Lately, Ilya Kabakov has been playing games with paintings that fuse trompe-l’oeil collage with Soviet visual cliche. Too many of these canvases weaken a survey – the Kabakovs’ first in this country – which could have been epochal. And although they are geniuses of theatrical mise-en-scene, there are only four large-scale installations here and none of the Kabakov’s magnificent films.

Still, even their smallest scenarios are potent. Look down, God-like, into the roofless model of a Russian apartment and you see that all the rooms incorporate doorless toilets. So plausible is this miniature reconstruction that people have asked the artists whether it is some sort of ethnographic record, rather than a metaphor: most Russians live in a toilet.

In one cavernous gallery the red tail-lights of a lifesize train give the illusion of departing along tracks disappearing into darkness. We’ve missed the train. Abstract paintings lie shattered along the route, again invoking all those artists purged by Stalin. Soviet horror bleeds into universal nightmare. A glowing sign on the back of the train repeats the show’s title: Not Everyone Will Be Taken Into the Future.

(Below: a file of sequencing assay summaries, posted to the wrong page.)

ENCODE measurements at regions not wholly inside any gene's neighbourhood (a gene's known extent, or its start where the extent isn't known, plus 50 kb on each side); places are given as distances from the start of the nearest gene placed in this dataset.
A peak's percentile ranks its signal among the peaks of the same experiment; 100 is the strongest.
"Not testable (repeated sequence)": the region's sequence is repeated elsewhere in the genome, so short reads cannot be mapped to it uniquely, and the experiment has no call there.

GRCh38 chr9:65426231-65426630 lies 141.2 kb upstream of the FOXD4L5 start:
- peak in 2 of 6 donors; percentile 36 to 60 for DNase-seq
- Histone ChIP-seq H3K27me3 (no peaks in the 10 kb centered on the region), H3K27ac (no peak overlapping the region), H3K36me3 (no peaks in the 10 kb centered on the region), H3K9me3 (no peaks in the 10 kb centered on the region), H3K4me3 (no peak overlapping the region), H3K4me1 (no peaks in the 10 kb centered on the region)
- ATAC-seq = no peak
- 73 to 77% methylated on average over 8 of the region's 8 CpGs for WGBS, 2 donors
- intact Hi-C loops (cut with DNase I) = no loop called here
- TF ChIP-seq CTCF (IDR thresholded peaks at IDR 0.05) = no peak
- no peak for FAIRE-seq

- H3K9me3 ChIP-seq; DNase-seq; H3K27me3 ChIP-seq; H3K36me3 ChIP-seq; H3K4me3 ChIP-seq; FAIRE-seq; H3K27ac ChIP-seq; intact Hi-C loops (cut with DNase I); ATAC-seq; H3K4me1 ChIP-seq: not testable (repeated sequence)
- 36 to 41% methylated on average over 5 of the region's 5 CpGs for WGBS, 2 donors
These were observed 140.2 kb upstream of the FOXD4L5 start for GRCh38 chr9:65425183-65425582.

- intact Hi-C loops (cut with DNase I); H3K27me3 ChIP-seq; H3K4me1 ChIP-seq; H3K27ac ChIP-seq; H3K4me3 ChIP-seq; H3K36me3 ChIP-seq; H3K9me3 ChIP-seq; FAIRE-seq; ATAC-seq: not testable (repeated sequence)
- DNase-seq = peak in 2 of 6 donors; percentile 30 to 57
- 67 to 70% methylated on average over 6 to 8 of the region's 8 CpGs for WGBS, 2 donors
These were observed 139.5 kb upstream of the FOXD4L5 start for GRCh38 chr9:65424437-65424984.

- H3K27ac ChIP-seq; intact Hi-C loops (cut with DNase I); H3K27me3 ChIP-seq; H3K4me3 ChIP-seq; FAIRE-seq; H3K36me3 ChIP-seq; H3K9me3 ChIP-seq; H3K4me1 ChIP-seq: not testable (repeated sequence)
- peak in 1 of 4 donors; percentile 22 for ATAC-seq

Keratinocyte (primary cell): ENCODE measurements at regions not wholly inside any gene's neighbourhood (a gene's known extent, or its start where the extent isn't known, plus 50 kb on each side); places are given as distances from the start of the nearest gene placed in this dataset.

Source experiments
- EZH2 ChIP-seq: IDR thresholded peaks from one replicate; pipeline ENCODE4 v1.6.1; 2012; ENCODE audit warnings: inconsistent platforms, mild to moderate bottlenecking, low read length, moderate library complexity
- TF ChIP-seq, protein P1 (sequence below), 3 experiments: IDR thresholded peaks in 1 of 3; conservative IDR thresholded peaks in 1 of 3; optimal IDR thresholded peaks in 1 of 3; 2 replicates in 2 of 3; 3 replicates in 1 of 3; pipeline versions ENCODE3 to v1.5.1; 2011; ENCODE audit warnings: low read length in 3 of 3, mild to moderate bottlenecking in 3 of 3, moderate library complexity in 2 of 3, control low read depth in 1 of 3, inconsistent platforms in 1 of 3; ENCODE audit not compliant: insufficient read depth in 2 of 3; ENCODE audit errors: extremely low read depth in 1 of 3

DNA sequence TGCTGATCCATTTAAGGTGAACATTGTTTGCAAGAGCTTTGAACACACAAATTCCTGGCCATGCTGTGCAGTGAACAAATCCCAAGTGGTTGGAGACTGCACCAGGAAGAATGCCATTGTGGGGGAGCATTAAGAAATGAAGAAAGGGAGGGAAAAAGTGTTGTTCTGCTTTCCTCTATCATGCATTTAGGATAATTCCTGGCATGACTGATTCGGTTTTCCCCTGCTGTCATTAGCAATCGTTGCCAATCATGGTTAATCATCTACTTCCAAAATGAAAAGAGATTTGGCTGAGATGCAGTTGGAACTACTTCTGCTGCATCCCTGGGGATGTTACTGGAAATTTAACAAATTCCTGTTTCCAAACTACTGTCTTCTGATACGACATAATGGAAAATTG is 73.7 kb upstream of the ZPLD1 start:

And this train has frightening associations with other crimes against humanity. Ilya Kabakov’s mother was Jewish.

The show’s centrepiece – its soul – is a tribute to this beloved woman in the form of a labyrinthine corridor, hung with nostalgic photographs of Mother Russia alongside typed extracts from her harrowing autobiography. The contrast between landscape and life – the starvation, antisemitism, homelessness, violence and penury she endured – is shattering. The journey through this dim maze, increasingly narrow, is both melancholy and profoundly compelling, until at last you come upon the source of the low requiem that fills the air. Or so you think. For the cramped cell at the heart of this apartment is empty too. All that’s left is an old cleaner’s broom.